Psychopaths, Prisons and You
Seven Psychopaths, the title of Martin McDonagh's new movie, rolls off your tongue a little too easily. Who doesn't savor a good psychopath yarn? Like the twisted wreckage in a car crash, as much you might want to, you can't turn your head and look away. Be forewarned: the movie is awash in blood, but Christopher Walken's pitch-perfect performance is well worth the price of admission.
What is it about psychopaths that captures our interest? Is it the aberrant lack of empathy that we just can't wrap our minds around? Recently at the Neuroscience Society convention, I caught up with Doug Schultz from the psychology department at the University of Wisconsin. Schultz has done some fascinating experiments regarding psychopaths. The central question: is there something unique about a psychopath's amygdala, that ancient processing center for fear? Are psychopaths' amygdalas constructed differently than those of 'normal' people?
So, where does one locate a swarm of psychopaths to study? If you want to see a car crash, hang out in the shade of a freeway. For a good look at psychopaths, your best bet is a prison. According to the Psychopathy Checklist-Revised (PCL-R), it is believed that roughly 20-25% of the prison population is made up of psychopaths. This stacks up against 1% of the general population and approximately 4% of corporate executives. (As someone who works in business, I find this a little sobering.)
Schultz duly set up his experiment in a prison, using FMRIs, the Welsh Anxiety Scale (WAS), and a Pavlovian fear conditioning paradigm that involved electrical shock. And what he discovered is pretty interesting.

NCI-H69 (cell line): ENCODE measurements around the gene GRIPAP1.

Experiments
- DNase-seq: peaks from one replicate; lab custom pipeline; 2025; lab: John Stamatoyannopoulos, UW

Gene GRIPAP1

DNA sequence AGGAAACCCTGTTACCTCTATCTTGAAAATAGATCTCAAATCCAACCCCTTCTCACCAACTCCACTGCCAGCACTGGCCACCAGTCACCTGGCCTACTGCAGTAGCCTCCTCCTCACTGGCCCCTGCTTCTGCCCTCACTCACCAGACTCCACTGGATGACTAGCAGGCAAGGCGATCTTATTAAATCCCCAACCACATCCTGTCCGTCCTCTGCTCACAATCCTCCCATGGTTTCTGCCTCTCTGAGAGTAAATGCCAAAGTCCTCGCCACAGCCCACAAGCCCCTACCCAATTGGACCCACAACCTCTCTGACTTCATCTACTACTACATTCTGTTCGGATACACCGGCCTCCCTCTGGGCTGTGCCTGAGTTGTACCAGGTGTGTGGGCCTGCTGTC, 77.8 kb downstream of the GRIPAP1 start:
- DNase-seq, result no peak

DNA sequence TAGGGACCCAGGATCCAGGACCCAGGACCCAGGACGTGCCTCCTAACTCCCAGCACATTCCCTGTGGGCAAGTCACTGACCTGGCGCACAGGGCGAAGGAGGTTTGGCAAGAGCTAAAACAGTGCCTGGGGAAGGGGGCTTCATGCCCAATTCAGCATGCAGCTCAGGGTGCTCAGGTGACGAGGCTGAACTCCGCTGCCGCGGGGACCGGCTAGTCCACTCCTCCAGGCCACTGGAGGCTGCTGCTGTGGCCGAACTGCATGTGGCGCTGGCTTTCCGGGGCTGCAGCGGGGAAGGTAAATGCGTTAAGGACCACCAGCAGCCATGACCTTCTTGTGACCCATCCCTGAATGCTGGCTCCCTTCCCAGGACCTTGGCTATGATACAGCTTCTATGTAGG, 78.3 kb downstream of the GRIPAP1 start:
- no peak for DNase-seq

It seems that psychopaths fall into two categories: high anxiety, those that seem to be less driven by environmental causes and, low anxiety, those that appear to be built the old fashioned way, from traumatic experience. In either case, their amygdalas don't look any different from yours or mine. (I'm giving both of us the benefit of the doubt here.)
Regardless, the psychopaths did appear to experience fear in the electrical shock experiments, but for some reason, the trauma-driven ones showed lower anxiety. Perhaps because the thought of an electrical shock pales in comparison to the terrifying conditions they've experienced in real life. It's not clearly understood.
What we do know is that psychopathy makes it difficult to regulate one's impulsive behavior, which can lead to a myriad of problems. This is driven home in Seven Psychopaths (spoiler alert) by all five psychopaths, and especially by Christopher Walken's Quaker gone wrong. This is no movie for the timid, but then again, neither is giving electrical shocks to prison inmates. And maybe that shot of adrenaline is what makes TV shows like Dexter a hit, and supremely weird movies like Seven Psychopaths still viable at the box office.
But I believe there is a universal sentiment amongst the so called 'normal' when it comes to psychopaths, one summed up best by the old adage, "I'd rather see one, than be one."
Sweet dreams, corporate execs.....